Among those present was Jeroboam the son of Nebat --the same Jeroboam who during Solomon's reign had been known as "a mighty man of valor," and to whom the prophet Ahijah the Shilonite had delivered the startling message, "Behold, I will rend the kingdom out of the hand of Solomon, and will give ten tribes to thee." I Kings 11:28, 31.
The Lord through His messenger had spoken plainly to Jeroboam regarding the necessity of dividing the kingdom. This division must take place, He had declared, "because that they have forsaken Me, and have worshiped
Ashtoreth the goddess of the Zidonians, Chemosh the god of the Moabites, and Milcom the god of the children of Ammon, and have not walked in My ways, to do that which is right in Mine eyes, and to keep My statutes and My judgments, as did David." Verse 33.
Jeroboam had been further instructed that the kingdom was not to be divided before the close of Solomon's reign. "I will not take the whole kingdom out of his hand," the Lord had declared; "but I will make him prince all the days of his life for David My servant's sake, whom I chose, because he kept My commandments and My statutes: but I will take the kingdom out of his son's hand, and will give it unto thee, even ten tribes." Verses 34, 35.
Although Solomon had longed to prepare the mind of Rehoboam, his chosen successor, to meet with wisdom the crisis foretold by the prophet of God, he had never been able to exert a strong molding influence for good over the mind of his son, whose early training had been so grossly neglected. Rehoboam had received from his mother, an Ammonitess, the stamp of a vacillating character. At times he endeavored to serve God and was granted a measure of prosperity; but he was not steadfast, and at last he yielded to the influences for evil that had surrounded him from infancy. In the mistakes of Rehoboam's life and in his final apostasy is revealed the fearful result of Solomon's union with idolatrous women.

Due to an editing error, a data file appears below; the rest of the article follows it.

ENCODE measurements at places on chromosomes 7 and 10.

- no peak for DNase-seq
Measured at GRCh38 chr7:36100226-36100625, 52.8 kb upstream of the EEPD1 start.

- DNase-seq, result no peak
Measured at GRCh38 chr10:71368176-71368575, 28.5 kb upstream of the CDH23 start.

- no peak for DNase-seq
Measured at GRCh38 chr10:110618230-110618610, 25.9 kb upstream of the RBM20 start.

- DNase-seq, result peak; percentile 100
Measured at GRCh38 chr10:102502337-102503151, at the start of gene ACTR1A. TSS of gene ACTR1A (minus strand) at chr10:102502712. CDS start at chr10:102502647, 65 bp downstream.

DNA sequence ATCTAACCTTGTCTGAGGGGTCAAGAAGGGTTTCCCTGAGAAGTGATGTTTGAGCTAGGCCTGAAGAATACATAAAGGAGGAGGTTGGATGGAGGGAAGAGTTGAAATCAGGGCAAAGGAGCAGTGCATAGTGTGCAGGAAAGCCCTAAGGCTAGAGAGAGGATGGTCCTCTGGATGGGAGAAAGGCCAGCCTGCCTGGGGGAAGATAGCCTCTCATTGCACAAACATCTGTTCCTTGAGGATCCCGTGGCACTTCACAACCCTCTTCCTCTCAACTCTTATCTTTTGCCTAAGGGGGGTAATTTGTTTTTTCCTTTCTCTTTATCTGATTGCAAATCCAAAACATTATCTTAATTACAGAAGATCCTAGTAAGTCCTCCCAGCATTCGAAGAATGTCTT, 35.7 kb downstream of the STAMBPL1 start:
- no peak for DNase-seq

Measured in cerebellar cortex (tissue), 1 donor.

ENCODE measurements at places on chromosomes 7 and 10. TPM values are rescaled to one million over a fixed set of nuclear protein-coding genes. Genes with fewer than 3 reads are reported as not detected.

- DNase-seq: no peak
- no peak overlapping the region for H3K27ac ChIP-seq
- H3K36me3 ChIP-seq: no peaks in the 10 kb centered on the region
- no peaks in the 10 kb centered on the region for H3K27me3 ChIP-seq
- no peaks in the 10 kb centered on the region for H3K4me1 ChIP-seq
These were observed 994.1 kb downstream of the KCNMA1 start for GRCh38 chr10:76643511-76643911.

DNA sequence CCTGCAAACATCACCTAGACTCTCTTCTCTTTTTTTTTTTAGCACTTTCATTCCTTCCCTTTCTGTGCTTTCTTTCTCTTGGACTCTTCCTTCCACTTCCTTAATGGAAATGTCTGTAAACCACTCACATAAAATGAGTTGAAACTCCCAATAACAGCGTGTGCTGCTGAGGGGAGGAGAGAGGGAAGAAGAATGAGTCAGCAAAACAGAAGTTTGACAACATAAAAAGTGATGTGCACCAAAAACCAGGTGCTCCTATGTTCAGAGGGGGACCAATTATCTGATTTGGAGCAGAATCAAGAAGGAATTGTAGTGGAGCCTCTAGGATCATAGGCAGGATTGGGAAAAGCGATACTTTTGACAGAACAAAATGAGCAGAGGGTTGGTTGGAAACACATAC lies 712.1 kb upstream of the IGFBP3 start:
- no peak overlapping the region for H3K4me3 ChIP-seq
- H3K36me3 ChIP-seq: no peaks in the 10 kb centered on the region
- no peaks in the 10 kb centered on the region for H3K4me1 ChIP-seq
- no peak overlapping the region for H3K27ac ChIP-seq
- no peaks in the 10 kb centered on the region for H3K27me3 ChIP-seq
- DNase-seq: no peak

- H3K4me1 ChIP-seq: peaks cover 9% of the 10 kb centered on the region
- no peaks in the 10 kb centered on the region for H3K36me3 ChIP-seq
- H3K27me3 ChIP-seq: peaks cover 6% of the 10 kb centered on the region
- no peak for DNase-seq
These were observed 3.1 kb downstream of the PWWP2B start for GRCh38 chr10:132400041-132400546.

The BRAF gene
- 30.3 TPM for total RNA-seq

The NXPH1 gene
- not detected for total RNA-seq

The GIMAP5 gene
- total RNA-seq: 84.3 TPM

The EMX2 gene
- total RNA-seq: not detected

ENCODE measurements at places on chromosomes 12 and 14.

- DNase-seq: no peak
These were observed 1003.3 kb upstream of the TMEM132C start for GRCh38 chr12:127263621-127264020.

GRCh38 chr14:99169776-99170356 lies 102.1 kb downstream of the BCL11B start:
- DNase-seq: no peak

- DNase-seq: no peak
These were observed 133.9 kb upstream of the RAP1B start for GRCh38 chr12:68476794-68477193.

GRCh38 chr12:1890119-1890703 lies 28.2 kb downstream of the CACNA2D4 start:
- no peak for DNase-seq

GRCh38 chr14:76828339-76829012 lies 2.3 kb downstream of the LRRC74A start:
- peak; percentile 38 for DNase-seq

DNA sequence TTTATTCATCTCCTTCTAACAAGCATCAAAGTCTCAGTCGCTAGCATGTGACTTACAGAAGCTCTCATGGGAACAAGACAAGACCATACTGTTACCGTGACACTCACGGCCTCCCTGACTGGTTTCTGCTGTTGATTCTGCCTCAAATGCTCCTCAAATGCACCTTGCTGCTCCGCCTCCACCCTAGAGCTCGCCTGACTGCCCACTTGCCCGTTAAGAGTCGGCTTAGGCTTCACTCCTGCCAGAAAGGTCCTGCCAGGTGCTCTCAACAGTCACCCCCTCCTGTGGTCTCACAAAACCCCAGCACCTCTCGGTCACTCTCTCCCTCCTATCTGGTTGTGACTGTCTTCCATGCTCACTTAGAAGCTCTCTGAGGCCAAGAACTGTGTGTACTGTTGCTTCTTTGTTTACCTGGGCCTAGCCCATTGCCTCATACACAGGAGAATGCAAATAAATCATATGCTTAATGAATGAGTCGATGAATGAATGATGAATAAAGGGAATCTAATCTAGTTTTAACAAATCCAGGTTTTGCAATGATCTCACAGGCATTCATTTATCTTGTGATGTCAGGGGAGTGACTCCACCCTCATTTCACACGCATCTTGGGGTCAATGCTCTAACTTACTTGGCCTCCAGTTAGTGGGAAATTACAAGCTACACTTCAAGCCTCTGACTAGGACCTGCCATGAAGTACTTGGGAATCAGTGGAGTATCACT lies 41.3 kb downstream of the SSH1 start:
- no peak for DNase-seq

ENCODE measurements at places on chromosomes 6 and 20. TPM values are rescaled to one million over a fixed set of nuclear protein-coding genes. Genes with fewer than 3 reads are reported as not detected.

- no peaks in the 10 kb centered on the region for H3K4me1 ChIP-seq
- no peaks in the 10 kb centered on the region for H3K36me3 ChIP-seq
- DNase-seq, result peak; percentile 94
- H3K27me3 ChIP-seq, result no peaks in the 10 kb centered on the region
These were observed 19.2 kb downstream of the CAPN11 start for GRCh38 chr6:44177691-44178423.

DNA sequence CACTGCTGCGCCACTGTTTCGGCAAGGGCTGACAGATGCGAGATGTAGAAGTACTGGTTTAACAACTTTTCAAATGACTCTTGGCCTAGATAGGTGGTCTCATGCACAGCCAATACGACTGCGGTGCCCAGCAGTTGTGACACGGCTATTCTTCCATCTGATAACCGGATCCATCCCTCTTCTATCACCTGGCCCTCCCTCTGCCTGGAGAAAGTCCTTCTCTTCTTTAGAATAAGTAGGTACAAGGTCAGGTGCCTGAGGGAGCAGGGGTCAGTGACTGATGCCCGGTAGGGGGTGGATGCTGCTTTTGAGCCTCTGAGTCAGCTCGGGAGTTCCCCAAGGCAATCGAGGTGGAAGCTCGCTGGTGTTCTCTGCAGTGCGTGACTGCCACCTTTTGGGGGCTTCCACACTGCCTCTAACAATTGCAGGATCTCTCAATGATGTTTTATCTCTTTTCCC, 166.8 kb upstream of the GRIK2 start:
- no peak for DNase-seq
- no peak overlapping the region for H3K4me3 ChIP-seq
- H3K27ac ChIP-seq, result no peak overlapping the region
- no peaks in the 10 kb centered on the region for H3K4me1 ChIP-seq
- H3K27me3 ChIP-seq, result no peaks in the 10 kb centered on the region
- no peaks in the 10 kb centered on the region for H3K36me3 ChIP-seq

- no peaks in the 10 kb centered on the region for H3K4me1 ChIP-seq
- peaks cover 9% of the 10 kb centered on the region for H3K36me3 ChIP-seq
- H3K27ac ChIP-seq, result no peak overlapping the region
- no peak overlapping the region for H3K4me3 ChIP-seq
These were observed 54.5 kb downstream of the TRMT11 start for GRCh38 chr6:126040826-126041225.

The tribes had long suffered grievous wrongs under the oppressive measures of their former ruler. The extravagance of Solomon's reign during his apostasy had led him
to tax the people heavily and to require of them much menial service. Before going forward with the coronation of a new ruler, the leading men from among the tribes determined to ascertain whether or not it was the purpose of Solomon's son to lessen these burdens. "So Jeroboam and all Israel came and spake to Rehoboam, saying, Thy father made our yoke grievous: now therefore ease thou somewhat the grievous servitude of thy father, and his heavy yoke that he put upon us, and we will serve thee."
Desirous of taking counsel with his advisers before outlining his policy, Rehoboam answered, "Come again unto me after three days. And the people departed.